April 05, 2004
by Nick Morgan
April 5, 2004 11:42 AM
Crescat Sententia has again turned its "20 Questions" on one of its own, Amanda Butler. At this rate, they'll have the functional equivalent of "Who We Are" by 2007.
When asked to choose between grammatical prescriptivism (there are correct rules) or descriptivism (rules merely predict how people speak), Amanda replies:
What is it with the binary questions? You know I don't like being put to an either/or. Fine, for once, I won't duck. The rules of grammar are objective things that are written down in books.
A follow-up question, if I may (and one that may interest Mr. Sandefur): can a grammatical prescriptivist embrace legal realism? If there are rules of grammar that posit correctness, must there also be a domain of natural law against which we can judge the rightness of legislation or common law?
That is the point of the internal 20-Qs, but I do hope we'll have them done before 2007. We're currently averaging about one Crescatter/2 months, which ought to get us finished before the end of 2005. Faster if I ever get my act together.
I started to reply, but it became a bit too long for a comment, so I've posted my thoughts back on the blog here.
I was going to make a comment, but Amanda's post on her blog is right on the money. No need to restate what already was said quite well.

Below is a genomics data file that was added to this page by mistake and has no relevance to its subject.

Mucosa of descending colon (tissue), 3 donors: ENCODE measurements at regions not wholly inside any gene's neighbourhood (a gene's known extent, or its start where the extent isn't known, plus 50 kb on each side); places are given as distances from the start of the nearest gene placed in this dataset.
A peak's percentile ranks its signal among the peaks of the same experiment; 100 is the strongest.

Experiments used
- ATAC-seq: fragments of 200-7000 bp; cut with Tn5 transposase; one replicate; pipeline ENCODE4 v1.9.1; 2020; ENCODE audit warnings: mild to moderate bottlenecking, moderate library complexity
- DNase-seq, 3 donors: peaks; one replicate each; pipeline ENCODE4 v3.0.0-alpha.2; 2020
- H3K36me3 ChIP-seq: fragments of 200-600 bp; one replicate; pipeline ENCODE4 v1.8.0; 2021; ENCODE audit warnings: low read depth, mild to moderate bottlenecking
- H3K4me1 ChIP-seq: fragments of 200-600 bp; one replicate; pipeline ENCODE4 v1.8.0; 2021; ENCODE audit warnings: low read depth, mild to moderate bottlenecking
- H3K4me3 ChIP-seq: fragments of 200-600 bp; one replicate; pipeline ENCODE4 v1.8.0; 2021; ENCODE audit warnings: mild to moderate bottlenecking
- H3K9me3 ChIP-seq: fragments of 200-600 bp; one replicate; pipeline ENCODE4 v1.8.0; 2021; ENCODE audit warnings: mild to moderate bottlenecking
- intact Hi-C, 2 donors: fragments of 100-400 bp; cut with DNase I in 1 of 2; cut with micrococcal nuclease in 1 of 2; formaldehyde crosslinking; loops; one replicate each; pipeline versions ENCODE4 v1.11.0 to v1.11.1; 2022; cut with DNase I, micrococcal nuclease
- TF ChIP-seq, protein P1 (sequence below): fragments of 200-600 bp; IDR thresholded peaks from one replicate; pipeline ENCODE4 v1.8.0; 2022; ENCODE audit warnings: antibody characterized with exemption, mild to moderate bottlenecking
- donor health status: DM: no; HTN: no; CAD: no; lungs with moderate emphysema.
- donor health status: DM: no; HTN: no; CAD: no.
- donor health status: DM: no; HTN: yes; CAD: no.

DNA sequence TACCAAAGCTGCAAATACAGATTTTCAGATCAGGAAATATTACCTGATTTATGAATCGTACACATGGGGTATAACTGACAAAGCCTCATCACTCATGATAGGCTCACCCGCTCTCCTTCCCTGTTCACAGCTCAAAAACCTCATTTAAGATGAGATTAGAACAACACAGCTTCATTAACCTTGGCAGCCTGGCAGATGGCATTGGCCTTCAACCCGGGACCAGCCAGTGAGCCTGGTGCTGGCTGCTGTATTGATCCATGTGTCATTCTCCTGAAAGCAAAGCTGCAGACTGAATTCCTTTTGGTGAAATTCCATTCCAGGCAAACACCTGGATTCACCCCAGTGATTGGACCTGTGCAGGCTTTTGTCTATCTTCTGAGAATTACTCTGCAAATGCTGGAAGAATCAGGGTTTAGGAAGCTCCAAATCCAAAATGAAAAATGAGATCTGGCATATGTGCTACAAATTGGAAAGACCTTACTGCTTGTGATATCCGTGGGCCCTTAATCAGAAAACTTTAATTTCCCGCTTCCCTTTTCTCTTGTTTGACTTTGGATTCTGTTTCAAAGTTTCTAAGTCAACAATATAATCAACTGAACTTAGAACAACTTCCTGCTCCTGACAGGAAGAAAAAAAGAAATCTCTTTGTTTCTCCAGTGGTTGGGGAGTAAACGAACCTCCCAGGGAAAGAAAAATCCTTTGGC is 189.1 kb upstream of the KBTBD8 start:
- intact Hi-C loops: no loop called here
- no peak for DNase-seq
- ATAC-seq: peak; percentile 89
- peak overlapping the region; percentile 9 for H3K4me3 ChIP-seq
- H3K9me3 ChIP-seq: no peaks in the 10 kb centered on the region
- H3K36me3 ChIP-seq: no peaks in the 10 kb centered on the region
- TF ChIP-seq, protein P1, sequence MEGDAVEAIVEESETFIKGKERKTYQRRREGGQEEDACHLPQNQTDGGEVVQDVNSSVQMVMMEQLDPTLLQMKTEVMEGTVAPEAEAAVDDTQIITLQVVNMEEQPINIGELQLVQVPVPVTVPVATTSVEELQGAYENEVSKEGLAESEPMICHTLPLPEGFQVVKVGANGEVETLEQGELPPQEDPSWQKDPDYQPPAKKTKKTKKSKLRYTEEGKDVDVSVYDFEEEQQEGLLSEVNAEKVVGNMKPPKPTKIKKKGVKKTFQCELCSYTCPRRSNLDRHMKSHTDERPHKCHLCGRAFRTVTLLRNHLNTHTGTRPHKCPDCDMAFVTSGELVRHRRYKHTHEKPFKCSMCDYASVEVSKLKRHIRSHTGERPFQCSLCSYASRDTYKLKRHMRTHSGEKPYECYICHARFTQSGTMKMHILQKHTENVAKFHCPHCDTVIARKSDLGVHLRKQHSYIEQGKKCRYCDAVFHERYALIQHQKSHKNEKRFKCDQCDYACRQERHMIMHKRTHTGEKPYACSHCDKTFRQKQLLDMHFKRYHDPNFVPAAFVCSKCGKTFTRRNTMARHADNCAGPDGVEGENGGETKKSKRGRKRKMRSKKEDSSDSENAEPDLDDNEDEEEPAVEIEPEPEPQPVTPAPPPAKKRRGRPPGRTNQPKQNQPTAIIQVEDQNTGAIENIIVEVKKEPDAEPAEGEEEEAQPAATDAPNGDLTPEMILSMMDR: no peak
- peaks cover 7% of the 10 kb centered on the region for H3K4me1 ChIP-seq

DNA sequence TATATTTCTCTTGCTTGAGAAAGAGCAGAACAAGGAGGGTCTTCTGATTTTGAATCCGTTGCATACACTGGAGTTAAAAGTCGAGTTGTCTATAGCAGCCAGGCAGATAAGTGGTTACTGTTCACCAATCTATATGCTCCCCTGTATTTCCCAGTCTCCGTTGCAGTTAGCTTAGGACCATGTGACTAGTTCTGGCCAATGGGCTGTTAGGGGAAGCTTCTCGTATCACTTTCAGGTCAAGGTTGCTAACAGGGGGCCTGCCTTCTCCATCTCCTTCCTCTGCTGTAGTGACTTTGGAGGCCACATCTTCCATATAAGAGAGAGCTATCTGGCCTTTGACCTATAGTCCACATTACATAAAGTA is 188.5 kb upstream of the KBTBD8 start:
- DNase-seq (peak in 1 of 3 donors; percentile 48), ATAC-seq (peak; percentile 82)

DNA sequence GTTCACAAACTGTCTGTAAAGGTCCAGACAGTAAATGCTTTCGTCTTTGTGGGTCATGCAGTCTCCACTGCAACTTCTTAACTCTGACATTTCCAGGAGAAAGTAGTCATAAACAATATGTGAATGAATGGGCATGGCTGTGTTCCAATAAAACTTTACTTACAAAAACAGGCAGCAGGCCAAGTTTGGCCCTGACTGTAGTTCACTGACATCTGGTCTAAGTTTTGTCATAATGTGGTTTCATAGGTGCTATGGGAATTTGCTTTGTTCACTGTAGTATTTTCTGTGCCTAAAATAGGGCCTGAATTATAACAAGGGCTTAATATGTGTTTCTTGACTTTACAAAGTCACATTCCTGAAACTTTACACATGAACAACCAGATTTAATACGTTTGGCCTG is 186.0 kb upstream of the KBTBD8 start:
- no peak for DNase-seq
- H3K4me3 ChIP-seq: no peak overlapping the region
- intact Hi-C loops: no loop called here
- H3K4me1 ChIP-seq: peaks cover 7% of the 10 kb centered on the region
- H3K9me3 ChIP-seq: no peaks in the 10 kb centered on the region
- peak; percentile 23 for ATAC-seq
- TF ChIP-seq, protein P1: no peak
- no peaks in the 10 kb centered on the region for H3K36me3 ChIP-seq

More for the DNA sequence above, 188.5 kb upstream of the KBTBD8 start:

Absolutely not. Indeed, this binary tension (incompatibility?) between natural and positive law is at the heart of the jurisprudential struggles in our courts today. Is this country about the vibrant values embodied in the Declaration of Independence, and reaffirmed throughout the various civil rights movements? Or is it about the magnificent, intricate architecture of our Founding Fathers in the Constitution, a system of government unmatched anywhere and which should be unscarred by the chaos of undefinable terms like justice and equality? That is the eternal dilemma of our republic.
Hmm... I have an opposing theory regarding the completeness of internal 20 Questions. Given the rate at which they are adding new bloggers may actually exceed the rate of question publication, the task may never be completed. ;)
I don't know what legal realism is, as I'm not a law student. I don't know what linguistics has to do with it, though, and I think descriptive linguistics is largely misunderstood. Every academic linguist currently in existence is a descriptive, and not prescriptive, linguist. Prescriptive grammar serves no purpose but to enforce a standard English by which people can be mutually intelligible and (more often) create a hierarchy of language 'correctness' which is often correlated with socioeconomic class. I recommend an excellent book by UC Berkeley linguist John McWhorter, called 'Word on the Street: Debunking the Myth of a Pure Standard English.'
The title sounds fairly political, but the book is not at all controversial among linguists, and it does a good job of explaining language evolution, as well as explaining why the 'can 'they' be used as a singular pronoun?' debate is fairly meaningless.